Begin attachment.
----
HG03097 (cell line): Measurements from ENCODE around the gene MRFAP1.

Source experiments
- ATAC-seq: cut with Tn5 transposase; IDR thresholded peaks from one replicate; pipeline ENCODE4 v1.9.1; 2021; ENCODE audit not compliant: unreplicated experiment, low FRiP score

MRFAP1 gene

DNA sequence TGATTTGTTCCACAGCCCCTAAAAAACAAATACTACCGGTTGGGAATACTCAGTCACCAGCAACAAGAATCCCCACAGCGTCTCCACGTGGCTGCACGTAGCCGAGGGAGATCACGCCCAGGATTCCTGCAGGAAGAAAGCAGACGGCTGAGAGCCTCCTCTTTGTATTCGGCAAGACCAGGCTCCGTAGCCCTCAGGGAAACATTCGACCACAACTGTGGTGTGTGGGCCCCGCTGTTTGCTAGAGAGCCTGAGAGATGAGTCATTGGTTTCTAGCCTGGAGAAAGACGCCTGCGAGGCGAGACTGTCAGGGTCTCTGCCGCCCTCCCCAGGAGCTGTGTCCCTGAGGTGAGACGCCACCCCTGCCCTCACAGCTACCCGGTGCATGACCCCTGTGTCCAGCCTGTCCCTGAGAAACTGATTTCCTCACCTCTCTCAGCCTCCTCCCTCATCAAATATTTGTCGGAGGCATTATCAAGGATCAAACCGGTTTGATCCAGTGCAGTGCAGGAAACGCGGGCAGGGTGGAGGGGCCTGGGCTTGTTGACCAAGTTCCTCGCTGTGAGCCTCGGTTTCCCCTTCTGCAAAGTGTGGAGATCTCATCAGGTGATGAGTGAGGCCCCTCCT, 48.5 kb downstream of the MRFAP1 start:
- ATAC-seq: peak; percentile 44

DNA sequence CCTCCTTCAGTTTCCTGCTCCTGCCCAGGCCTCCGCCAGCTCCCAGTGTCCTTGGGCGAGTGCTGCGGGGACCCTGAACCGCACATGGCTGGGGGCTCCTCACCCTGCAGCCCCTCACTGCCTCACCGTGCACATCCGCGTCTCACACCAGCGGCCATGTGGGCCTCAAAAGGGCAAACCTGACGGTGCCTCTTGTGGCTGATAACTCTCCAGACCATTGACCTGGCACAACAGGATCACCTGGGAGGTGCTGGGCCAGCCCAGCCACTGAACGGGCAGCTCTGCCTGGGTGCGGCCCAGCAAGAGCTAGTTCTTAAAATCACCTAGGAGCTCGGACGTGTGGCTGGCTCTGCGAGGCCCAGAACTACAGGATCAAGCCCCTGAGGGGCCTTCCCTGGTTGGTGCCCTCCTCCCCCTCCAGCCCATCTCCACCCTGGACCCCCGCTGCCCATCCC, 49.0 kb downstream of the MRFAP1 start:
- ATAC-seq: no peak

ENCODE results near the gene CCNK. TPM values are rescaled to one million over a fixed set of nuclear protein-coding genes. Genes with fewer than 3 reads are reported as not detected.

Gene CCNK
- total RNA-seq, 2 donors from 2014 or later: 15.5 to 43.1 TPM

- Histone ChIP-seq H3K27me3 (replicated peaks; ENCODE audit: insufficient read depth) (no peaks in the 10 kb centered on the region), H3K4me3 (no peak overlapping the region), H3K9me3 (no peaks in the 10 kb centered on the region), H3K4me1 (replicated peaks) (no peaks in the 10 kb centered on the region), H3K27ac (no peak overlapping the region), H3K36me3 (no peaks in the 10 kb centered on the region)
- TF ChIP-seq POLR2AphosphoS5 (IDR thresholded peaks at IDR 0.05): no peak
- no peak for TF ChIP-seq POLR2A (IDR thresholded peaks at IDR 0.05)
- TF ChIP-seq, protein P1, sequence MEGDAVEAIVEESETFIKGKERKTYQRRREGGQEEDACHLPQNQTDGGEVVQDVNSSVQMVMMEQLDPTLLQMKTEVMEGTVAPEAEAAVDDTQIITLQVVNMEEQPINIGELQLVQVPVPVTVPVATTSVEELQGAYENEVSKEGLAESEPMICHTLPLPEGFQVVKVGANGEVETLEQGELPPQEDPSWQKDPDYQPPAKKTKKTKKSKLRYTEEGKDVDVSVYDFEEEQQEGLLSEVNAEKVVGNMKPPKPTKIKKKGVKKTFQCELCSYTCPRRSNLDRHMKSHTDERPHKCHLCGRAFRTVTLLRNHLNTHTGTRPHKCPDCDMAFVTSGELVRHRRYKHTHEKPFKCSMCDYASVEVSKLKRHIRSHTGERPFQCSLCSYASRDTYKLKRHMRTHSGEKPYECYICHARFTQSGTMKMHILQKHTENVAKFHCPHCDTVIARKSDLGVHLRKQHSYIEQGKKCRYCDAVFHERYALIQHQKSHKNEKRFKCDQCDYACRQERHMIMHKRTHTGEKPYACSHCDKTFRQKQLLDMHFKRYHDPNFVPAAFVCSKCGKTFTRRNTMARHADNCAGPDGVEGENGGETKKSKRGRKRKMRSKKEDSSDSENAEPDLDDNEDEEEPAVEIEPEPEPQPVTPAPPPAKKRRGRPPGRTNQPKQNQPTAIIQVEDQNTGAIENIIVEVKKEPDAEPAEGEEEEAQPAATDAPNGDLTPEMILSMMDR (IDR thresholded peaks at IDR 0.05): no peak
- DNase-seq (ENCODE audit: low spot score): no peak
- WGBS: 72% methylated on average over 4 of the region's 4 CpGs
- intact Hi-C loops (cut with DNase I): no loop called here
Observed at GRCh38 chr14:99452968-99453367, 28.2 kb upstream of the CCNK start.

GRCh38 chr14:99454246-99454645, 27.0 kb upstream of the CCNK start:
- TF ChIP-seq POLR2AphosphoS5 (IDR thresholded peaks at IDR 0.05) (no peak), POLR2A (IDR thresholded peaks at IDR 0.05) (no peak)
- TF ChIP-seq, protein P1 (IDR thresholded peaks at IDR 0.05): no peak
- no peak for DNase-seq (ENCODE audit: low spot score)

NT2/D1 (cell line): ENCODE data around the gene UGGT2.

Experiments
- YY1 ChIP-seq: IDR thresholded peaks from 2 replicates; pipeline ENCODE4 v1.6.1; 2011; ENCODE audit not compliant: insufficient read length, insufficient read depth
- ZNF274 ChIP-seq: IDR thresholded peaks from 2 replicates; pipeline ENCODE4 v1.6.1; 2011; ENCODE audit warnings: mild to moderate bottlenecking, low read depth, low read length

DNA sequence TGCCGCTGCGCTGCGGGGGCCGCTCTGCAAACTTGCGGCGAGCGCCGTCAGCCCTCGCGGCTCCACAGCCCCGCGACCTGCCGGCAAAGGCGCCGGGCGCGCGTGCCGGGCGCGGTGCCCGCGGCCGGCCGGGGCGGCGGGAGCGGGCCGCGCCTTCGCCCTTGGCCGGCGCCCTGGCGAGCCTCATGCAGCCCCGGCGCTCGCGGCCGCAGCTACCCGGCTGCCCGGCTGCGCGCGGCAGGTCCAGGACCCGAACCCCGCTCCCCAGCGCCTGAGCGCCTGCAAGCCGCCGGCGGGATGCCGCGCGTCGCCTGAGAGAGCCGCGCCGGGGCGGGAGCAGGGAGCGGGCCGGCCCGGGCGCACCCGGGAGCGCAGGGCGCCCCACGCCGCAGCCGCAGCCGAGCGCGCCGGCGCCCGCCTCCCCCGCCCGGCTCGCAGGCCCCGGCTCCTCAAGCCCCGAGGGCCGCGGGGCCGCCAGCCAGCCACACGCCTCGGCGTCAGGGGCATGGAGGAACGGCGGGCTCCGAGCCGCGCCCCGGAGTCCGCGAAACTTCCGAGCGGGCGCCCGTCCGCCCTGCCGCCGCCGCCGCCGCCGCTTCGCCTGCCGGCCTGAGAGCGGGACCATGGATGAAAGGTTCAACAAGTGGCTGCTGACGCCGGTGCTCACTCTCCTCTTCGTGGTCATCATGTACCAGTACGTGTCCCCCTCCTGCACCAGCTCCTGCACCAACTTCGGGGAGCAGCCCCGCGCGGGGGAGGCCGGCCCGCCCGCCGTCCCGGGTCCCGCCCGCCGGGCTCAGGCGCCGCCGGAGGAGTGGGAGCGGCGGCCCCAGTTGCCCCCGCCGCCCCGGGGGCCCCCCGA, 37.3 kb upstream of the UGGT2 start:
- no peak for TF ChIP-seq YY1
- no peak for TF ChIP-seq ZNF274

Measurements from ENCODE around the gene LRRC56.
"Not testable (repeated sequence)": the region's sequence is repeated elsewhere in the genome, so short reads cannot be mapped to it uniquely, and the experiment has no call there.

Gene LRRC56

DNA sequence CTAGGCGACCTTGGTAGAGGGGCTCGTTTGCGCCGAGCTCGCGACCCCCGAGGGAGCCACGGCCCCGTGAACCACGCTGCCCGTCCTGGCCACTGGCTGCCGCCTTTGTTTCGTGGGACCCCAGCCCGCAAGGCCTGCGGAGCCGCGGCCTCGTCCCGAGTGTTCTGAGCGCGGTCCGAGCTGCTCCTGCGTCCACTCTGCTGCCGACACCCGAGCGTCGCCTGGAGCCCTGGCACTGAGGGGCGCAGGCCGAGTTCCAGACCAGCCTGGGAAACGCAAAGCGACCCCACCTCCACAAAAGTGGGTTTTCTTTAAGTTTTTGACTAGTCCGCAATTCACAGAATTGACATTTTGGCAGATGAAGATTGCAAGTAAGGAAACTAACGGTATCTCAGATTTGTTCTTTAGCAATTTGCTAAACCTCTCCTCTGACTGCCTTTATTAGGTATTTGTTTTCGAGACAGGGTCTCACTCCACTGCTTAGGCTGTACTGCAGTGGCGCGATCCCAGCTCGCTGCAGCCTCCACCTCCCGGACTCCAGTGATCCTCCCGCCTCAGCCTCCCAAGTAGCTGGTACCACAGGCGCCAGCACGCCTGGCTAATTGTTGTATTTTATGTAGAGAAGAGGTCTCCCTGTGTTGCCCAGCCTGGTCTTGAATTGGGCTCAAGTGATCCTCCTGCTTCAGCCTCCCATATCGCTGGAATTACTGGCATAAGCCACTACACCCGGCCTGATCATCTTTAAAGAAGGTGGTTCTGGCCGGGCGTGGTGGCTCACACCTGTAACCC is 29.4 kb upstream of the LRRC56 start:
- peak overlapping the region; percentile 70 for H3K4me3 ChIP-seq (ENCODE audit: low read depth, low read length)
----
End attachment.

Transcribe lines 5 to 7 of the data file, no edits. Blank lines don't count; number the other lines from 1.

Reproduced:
DNA sequence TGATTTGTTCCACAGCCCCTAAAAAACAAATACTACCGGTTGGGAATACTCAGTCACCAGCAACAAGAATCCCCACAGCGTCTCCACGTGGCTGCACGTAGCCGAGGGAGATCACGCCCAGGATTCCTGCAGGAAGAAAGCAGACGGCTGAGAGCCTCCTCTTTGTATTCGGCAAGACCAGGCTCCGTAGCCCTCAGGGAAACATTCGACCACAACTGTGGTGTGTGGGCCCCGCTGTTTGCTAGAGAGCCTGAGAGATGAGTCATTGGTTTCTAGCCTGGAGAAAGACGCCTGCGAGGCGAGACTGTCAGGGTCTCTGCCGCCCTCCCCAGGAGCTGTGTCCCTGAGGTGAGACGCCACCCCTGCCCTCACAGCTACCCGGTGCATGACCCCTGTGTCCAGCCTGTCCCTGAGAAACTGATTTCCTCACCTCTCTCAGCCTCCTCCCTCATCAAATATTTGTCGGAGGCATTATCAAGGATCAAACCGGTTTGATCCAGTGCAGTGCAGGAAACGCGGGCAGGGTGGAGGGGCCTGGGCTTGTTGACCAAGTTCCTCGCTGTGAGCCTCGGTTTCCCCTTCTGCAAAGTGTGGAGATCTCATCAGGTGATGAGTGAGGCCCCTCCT, 48.5 kb downstream of the MRFAP1 start:
- ATAC-seq: peak; percentile 44

DNA sequence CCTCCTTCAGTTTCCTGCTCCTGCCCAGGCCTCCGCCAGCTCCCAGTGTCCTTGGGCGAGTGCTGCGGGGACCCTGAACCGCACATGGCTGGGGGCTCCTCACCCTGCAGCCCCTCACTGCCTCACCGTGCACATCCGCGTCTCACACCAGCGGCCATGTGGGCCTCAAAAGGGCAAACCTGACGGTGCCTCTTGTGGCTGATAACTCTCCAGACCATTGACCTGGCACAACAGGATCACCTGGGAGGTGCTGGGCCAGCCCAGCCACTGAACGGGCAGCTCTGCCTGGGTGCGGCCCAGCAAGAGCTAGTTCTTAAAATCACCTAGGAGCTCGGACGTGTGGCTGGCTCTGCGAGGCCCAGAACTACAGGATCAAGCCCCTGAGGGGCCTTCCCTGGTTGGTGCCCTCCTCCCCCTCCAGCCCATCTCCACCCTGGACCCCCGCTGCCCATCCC, 49.0 kb downstream of the MRFAP1 start: